Is it The Council’s job ?

How often have I been told that picking up litter is “The Council’s job” ? Well, if I had a pound for every time, I think I could consider retiring. And it’s not only local residents who have told me this – it’s also been potential funders who don’t want to be supporting work that they consider the statutory duty of the local authority.

So it was with some interest that I noted a report from the North East last week relating how, due to budget cuts, Darlington Borough Council is considering involving volunteers in litter-picking.

The report told how “community groups, the voluntary sector and local residents could be asked to carry out tasks usually undertaken by Darlington Borough Council as part of cost-saving measures”. And “suggestions [from councillors and officials] included relying more heavily on community groups and residents to litter-pick and help to maintain public spaces like parks and cemeteries”.

Quite frankly, I am surprised that this issue hasn’t surfaced before given the huge financial pressure that local councils are under. But this suggestion raises all sorts of thorny issues.

First, some people object to volunteers picking up any litter at all as they think it will do someone out of a job. I have never given this argument much credence as, if a council needs to cut costs, it is bound to mean some poor people in some departments losing their jobs. If it isn’t in the street cleansing department, it will be somewhere else.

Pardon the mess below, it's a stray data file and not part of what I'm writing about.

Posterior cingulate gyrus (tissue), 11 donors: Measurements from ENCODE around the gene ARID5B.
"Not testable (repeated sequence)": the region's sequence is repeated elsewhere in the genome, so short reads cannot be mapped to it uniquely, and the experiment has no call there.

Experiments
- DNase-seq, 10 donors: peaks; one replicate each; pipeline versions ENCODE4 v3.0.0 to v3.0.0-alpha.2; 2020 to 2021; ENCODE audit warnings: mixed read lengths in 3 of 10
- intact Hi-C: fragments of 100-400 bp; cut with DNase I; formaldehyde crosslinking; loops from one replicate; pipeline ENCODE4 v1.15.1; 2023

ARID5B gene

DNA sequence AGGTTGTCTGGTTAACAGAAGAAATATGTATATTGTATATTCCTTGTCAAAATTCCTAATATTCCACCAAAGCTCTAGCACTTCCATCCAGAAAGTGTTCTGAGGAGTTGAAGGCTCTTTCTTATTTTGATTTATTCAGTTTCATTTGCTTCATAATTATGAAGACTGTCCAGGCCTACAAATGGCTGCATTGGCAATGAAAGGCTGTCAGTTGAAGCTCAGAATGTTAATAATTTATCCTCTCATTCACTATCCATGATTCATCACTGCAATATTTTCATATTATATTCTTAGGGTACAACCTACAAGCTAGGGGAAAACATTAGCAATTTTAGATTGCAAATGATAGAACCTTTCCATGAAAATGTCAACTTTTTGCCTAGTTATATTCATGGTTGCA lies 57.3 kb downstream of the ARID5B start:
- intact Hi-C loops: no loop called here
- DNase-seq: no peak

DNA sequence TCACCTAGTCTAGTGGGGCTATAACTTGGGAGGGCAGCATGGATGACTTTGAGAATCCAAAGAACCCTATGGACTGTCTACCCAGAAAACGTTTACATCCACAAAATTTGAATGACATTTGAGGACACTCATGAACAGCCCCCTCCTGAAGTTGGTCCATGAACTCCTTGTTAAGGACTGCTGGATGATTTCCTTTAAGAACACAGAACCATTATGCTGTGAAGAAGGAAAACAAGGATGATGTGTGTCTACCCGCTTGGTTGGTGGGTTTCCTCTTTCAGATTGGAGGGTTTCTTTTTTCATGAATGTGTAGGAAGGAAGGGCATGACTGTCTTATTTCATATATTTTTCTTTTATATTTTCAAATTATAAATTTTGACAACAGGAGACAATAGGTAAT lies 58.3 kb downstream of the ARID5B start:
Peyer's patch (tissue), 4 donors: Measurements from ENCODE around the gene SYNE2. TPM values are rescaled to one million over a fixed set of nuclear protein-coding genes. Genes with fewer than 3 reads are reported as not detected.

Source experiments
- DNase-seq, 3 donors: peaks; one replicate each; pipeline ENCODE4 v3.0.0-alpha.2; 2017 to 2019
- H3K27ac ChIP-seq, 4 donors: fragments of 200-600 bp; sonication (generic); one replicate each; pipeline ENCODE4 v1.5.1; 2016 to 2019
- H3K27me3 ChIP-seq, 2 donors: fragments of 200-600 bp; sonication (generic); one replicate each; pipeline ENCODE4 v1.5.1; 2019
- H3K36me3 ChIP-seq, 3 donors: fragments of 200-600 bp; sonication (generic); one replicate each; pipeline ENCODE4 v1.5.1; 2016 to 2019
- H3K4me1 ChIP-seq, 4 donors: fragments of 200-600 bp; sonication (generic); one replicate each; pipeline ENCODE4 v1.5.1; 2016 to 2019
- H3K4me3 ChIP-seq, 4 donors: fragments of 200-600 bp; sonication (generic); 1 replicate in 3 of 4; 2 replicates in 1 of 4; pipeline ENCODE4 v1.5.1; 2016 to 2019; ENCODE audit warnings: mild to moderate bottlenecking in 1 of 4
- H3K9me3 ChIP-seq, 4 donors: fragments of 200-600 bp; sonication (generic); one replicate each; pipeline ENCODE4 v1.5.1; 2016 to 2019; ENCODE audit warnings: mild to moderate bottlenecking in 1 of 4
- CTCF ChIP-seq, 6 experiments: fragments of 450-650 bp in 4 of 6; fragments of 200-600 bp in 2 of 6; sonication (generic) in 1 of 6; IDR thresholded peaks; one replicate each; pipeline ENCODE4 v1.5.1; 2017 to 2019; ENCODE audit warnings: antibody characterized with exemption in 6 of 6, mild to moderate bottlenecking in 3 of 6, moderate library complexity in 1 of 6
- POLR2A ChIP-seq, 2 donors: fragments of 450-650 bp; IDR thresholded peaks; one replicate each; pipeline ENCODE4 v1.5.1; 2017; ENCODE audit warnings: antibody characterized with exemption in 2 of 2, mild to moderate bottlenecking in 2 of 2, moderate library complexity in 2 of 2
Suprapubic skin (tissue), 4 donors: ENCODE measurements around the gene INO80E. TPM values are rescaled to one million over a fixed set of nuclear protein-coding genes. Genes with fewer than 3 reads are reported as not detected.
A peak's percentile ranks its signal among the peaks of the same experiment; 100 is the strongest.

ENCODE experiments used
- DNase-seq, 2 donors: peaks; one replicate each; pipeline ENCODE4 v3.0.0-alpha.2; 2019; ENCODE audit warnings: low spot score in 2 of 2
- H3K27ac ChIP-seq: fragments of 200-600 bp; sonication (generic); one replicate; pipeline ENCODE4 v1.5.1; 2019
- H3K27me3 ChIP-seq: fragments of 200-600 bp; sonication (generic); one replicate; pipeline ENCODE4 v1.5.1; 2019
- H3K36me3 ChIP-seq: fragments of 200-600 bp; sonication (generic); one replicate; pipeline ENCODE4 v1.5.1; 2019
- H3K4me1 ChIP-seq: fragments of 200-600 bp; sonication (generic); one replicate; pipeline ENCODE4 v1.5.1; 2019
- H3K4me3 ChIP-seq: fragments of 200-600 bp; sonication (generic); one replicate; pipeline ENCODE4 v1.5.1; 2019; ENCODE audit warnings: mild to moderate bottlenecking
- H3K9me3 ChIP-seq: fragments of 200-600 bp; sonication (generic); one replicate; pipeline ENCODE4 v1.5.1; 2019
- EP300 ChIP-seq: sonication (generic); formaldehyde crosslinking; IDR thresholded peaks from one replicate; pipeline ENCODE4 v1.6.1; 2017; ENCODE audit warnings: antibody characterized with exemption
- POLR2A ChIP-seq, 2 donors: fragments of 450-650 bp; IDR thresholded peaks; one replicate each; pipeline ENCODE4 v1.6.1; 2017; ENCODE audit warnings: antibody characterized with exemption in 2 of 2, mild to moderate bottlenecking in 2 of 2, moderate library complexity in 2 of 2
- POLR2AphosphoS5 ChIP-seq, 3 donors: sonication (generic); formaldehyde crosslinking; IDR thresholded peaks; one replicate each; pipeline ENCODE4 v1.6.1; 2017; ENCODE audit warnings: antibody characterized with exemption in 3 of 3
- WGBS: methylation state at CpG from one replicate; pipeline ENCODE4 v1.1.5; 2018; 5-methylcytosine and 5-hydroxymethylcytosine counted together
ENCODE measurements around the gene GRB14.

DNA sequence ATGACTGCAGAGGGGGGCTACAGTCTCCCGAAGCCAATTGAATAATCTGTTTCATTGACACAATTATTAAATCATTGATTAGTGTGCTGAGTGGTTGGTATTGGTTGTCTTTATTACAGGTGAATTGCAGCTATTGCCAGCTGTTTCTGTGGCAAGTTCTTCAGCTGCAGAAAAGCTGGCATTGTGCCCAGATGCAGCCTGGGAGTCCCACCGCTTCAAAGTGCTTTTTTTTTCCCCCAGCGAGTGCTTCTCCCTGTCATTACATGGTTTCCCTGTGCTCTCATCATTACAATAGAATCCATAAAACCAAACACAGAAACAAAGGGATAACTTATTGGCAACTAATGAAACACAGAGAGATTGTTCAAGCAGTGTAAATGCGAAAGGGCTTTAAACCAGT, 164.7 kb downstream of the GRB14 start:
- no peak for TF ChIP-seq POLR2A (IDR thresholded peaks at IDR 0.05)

Second, there is indeed the whole question of volunteers carrying out what are rightly regarded as the statutory duties of the council. Normally, I would say that volunteer litter groups currently very much complement the work that the council does. I know of no volunteer that cleans a street at the regular intervals that the council used to clean it, thereby reducing the council’s street-cleaner’s workload. And if a council attempted to involve volunteers in doing what was, under the Environment Protection Act 1990, their own statutory duty, a learned friend of mine thinks that it would need a decision by the courts to rule on whether a council can be forced to carry out its statutory duty fully in an economic downturn.

Finally, I would argue from a purely pragmatic point of view that, if the council cannot for financial reasons keep an area clean regularly enough, then good on any volunteer residents who take it upon themselves to fill the gap. But we do need to think carefully about the wholesale abandonment of a council’s statutory duty in a certain area of their responsibilities. Could this be the thin end of the wedge, paving the way for volunteers to become traffic wardens, childcare inspectors or planning officers ?

I sense that we haven’t heard the last of this debate – in fact, it may be that this is just the beginning. Do please leave a comment below with your view on this controversial issue.

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